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Dragon Pzkpfw IV F2

 
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Bill Plunk



Joined: 17 Sep 2006
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PostPosted: Mon Dec 29, 2008 10:54 pm    Post subject: Dragon Pzkpfw IV F2 Reply with quote

Build log for Dragon kit #6360 Pzkpfw IV F2/G Smart Kit with Bison "Pzkpfw IV in Afrika" decals, Model Kasten SK-18 tracks, and Griffon tool clamps.



There are some "easter eggs" in this and other IV Smart Kits (F1 and G) that DML doesn't mention in their instructions but are on the sprues:

1) when adding the hatches for the driver and RO you see Dragon has molded on the padlock locking point but they don't mention you should add the other half of this to the hull ..these are parts number A57.

2)Dragon has added some half wing nuts (A58)on their sprues but don't tell you add one to each of the panels (E21 and E22) to hold them down on the fenders.

3) When building up the barrel in step 14 or 15 ..On part B40 there is a little square in the front corner ...you should drill a small hole in the middle of that square and add part B47.

Another little quirk on the instructions is it says to make the tow ropes 150 mm long but thats including the end loops as well. If you measure the 150mm as being the cable length only, when you try to add them to their hooks they don't fit.


Last edited by Bill Plunk on Sun Nov 08, 2015 11:54 am; edited 3 times in total
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Bill Plunk



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PostPosted: Mon Dec 29, 2008 11:36 pm    Post subject: WIP 12-29-08 Reply with quote

This particular project is one that's been sitting in the back of my mind for a while now and I recently got the "spark" to bring it to the front burner (how's that for mixing cliches!) after browsing through some recent reference material and reading about the "Tropen" schemes used in N. Afrika. This got me to thinking...the orders are well established and clear (see here for the full description: http://www.afrikakorps.org/ralcolors.htm) regarding the schemes to be used in N. Afrika but I'd always just gone with the flow of one-color 'desert yellow' schemes. The Pz IV F2 presented just the right opportunity for me...I've had the Bison "Pz IV in Afrika" set on hand for a while but never got around to using it and it includes markings for an F2 in service with the 8th Regiment, 15th Panzer Division in 1942. There were 2 "Tropen" schemes ordered, one (RAL 8000/RAL 7008) that ran from March '41 until March '42 and one (RAL 8020/RAL 7027) that ran from March '42 until May '43 when the N. Afrika campaign concluded (this of course overlaps with the introduction of Dunkelgelb in Feb. 1943 but that's another story!). The F2 timing is perfect once again since they started production in March '42, so the Testors has the correct RAL 8020 (Afrika Braun) and RAL 7028 (Afrika Dunkelgrau) available even if the Testors names aren't right, they include the RAL # in the product description and the shades are a close match to online color chips, so I'm set! That will be the scheme I will be using, the RAL 8020 as a base coat and the RAL 7027 in a 1/3 pattern over that when it comes time to painting.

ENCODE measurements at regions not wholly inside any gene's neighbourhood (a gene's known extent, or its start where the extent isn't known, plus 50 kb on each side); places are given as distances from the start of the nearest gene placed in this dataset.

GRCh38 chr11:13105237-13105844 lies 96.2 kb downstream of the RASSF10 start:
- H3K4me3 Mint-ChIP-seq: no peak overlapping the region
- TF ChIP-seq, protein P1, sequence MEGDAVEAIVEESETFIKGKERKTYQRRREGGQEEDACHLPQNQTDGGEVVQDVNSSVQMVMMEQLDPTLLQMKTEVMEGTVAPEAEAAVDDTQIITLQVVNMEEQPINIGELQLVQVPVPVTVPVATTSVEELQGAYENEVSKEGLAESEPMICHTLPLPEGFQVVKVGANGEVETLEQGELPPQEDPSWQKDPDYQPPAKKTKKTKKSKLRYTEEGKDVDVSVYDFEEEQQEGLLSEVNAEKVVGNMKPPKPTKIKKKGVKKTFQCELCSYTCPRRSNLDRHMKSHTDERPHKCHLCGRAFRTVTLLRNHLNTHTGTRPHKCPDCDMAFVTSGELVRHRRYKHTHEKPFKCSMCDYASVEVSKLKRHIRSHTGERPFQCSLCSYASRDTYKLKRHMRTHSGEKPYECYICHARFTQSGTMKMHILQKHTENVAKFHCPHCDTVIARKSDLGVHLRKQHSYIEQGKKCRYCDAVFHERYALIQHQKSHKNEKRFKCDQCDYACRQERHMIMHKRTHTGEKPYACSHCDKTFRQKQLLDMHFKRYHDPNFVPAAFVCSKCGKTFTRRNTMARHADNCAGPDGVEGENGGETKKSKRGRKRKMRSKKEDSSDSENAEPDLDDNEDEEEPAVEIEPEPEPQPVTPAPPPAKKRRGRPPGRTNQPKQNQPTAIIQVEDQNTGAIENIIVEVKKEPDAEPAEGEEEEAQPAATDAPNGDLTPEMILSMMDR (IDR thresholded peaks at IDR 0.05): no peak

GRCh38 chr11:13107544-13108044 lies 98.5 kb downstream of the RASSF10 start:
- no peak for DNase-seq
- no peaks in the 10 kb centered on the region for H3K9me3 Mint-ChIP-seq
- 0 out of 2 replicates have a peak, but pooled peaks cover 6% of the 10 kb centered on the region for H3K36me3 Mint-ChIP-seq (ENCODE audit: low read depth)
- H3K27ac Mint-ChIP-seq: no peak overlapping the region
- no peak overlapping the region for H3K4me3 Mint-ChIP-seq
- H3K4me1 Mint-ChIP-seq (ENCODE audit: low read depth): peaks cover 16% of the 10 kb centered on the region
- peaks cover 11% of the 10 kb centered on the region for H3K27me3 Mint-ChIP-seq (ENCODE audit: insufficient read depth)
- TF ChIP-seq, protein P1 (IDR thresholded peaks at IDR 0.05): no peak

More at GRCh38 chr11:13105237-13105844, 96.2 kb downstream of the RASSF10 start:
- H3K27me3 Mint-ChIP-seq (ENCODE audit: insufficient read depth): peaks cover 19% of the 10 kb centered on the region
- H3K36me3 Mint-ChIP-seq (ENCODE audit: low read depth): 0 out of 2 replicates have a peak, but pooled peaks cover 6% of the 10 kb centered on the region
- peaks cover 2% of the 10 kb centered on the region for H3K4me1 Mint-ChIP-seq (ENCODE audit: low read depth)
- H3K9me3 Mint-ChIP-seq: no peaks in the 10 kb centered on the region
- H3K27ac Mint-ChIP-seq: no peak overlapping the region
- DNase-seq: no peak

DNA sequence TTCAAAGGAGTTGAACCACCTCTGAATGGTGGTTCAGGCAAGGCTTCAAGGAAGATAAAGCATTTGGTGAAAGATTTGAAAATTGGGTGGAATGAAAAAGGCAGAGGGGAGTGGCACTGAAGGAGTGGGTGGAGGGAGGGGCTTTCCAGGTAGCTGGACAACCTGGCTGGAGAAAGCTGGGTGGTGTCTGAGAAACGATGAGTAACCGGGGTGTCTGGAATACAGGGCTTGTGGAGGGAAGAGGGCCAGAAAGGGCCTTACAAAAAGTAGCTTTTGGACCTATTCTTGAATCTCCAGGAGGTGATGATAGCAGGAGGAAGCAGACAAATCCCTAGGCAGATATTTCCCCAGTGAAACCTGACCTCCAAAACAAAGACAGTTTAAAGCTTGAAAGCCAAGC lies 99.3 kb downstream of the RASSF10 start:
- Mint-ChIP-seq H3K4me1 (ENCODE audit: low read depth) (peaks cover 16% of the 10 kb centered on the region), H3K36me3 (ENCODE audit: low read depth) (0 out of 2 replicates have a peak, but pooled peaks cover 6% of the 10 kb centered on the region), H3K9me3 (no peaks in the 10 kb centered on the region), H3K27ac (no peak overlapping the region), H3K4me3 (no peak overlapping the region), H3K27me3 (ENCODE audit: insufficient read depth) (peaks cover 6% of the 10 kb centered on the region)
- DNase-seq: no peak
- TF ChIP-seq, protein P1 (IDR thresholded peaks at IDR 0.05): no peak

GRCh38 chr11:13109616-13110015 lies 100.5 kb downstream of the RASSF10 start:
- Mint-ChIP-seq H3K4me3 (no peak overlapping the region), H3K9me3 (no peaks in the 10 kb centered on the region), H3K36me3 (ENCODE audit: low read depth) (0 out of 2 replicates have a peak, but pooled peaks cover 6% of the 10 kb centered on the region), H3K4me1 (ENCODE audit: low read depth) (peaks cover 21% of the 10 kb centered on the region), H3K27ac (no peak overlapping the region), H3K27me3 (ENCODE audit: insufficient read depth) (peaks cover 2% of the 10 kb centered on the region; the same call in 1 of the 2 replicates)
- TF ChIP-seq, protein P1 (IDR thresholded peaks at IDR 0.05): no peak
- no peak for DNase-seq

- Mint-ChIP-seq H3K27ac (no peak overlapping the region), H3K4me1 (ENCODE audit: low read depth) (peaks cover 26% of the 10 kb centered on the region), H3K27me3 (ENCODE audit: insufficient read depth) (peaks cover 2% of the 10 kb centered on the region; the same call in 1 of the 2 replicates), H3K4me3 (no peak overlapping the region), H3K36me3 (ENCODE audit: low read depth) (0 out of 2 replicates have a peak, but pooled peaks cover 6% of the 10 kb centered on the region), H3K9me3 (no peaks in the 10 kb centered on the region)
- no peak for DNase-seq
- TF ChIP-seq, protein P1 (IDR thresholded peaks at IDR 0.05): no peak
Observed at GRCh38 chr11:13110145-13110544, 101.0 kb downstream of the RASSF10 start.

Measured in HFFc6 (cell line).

In addition, I will be making some modifications to the kit as I go along based on the inspiration of these two photos of F2s in Afrika found using Google Image search along with the configurations provided in the Bison markings sheet.





And, just to make things interesting...my wife asked me the other day how much time it takes me to do a build project...and I could only guess, so this one will be more "precisely" documented as part of the build log process to include total time per update/session as well as "time to date" in the posts. To be honest, I'm a little curious myself! I won't include time spent "waiting" for things like paint to dry or cure, etc. only actual time building or actively working on this project.